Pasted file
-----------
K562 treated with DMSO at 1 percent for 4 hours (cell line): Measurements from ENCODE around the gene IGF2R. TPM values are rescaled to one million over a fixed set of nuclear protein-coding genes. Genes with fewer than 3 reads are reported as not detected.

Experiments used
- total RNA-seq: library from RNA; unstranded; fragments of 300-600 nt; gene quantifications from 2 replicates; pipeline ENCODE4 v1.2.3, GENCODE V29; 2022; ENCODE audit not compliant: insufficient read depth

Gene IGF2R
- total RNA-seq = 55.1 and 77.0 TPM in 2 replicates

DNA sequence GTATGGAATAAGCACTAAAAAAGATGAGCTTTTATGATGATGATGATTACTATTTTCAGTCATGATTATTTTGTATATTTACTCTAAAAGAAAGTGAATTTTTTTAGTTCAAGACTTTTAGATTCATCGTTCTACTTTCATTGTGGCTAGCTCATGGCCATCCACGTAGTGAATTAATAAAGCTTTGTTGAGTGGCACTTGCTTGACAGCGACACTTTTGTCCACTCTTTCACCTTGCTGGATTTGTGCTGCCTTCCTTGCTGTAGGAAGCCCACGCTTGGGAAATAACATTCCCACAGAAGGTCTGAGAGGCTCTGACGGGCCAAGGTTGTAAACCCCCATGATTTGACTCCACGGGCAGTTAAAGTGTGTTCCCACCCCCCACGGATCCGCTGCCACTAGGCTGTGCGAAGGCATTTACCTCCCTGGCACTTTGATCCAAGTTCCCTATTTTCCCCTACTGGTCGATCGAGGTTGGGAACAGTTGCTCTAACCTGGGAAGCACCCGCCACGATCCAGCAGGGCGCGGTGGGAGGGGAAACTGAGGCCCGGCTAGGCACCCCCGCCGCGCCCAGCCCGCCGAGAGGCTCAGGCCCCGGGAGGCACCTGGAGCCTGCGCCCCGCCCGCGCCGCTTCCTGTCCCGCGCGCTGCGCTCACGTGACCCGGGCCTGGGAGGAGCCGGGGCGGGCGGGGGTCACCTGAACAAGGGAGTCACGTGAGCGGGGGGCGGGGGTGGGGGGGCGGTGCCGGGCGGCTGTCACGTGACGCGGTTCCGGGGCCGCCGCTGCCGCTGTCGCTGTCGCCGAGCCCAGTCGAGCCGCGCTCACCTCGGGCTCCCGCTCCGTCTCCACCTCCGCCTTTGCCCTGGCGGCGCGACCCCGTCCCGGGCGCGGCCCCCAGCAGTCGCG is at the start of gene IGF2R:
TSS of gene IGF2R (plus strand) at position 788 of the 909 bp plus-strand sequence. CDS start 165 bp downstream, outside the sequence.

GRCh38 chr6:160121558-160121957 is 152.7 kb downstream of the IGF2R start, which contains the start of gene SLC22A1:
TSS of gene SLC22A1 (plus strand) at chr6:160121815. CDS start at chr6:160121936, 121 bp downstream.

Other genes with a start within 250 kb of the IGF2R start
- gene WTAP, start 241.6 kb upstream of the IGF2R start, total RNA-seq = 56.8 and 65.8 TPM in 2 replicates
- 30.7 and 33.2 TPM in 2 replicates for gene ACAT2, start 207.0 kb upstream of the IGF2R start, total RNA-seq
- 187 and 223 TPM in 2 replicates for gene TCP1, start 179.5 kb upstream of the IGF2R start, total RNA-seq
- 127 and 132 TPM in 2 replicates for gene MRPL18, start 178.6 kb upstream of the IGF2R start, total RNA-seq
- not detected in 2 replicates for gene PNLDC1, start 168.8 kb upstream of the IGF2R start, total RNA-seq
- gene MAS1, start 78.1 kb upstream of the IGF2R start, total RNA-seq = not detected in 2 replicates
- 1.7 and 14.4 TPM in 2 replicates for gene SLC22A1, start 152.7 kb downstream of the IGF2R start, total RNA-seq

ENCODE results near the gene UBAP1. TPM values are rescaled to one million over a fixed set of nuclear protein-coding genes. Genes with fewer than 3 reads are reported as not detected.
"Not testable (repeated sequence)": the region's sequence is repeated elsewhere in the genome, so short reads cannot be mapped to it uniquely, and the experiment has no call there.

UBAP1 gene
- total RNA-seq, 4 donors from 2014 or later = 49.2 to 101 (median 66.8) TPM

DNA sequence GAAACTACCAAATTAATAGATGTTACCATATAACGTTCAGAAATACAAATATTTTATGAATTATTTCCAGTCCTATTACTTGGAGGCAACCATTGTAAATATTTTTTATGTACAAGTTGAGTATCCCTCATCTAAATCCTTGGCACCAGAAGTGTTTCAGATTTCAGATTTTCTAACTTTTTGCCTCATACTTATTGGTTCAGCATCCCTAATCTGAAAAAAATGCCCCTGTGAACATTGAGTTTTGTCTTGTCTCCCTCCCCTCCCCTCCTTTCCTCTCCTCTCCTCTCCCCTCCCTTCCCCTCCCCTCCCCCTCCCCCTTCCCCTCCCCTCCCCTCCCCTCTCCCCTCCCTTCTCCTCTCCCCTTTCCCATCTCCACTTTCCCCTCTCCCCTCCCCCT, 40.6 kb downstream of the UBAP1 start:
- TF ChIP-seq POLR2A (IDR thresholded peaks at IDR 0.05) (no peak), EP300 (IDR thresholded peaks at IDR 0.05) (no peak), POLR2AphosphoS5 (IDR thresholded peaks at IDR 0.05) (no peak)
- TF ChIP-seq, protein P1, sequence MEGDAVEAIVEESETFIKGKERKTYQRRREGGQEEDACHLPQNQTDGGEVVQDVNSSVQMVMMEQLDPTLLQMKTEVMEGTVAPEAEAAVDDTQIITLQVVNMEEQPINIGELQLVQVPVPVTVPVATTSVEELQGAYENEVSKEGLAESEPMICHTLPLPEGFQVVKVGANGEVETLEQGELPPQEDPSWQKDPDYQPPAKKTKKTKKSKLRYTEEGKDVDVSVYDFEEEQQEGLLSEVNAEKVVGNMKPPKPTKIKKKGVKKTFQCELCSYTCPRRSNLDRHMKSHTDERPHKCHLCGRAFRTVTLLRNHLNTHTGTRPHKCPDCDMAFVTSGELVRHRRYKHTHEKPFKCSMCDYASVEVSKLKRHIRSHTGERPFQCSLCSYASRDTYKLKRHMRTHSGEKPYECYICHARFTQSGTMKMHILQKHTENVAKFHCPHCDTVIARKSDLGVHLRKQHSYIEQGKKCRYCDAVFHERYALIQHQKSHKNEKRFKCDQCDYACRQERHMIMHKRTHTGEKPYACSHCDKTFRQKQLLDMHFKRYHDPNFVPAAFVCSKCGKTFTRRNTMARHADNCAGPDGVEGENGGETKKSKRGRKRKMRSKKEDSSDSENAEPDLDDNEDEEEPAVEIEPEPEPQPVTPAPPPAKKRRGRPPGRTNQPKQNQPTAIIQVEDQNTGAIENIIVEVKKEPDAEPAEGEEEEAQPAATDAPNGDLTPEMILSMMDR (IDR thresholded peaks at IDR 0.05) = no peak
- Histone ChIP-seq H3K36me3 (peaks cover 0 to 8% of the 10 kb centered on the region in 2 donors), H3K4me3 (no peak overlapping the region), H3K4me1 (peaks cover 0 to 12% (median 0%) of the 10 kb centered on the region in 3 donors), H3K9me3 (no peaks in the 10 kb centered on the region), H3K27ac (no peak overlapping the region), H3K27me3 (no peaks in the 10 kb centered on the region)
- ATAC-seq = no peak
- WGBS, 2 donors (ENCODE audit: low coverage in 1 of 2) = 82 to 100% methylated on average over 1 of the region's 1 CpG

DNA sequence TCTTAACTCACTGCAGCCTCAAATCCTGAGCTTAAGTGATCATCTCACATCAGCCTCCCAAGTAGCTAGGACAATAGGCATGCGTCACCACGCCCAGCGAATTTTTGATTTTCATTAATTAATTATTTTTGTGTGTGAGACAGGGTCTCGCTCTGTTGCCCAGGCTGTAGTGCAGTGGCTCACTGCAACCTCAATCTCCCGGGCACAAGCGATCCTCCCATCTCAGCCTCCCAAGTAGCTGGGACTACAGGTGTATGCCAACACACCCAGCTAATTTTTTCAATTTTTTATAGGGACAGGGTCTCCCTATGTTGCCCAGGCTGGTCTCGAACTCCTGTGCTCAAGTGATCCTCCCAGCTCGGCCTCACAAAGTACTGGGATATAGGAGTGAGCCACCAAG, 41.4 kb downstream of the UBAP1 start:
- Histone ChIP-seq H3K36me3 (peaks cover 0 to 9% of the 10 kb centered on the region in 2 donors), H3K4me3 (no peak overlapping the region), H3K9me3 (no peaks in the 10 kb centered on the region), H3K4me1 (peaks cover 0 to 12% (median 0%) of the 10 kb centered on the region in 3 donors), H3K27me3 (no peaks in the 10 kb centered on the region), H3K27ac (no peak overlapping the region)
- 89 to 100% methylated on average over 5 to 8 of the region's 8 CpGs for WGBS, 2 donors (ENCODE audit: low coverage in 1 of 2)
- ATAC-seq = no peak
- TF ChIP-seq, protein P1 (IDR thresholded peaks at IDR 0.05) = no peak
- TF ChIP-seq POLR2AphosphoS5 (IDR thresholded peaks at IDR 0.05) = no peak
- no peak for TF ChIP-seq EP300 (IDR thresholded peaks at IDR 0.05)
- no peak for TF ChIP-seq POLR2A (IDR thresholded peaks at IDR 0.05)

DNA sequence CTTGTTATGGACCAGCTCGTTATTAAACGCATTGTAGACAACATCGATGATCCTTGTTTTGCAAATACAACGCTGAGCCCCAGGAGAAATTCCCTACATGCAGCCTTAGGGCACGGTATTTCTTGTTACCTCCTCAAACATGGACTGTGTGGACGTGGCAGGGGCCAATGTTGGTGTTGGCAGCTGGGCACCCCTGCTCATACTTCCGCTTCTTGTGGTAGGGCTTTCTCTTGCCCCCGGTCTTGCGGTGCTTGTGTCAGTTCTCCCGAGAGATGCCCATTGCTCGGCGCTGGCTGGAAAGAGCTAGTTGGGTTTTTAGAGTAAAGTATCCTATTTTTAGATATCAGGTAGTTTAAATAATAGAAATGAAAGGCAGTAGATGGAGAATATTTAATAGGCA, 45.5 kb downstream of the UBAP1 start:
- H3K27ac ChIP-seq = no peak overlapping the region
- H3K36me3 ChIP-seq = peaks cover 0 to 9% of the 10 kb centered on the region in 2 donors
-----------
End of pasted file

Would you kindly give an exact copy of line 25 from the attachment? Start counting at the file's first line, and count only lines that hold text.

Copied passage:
- Histone ChIP-seq H3K36me3 (peaks cover 0 to 8% of the 10 kb centered on the region in 2 donors), H3K4me3 (no peak overlapping the region), H3K4me1 (peaks cover 0 to 12% (median 0%) of the 10 kb centered on the region in 3 donors), H3K9me3 (no peaks in the 10 kb centered on the region), H3K27ac (no peak overlapping the region), H3K27me3 (no peaks in the 10 kb centered on the region)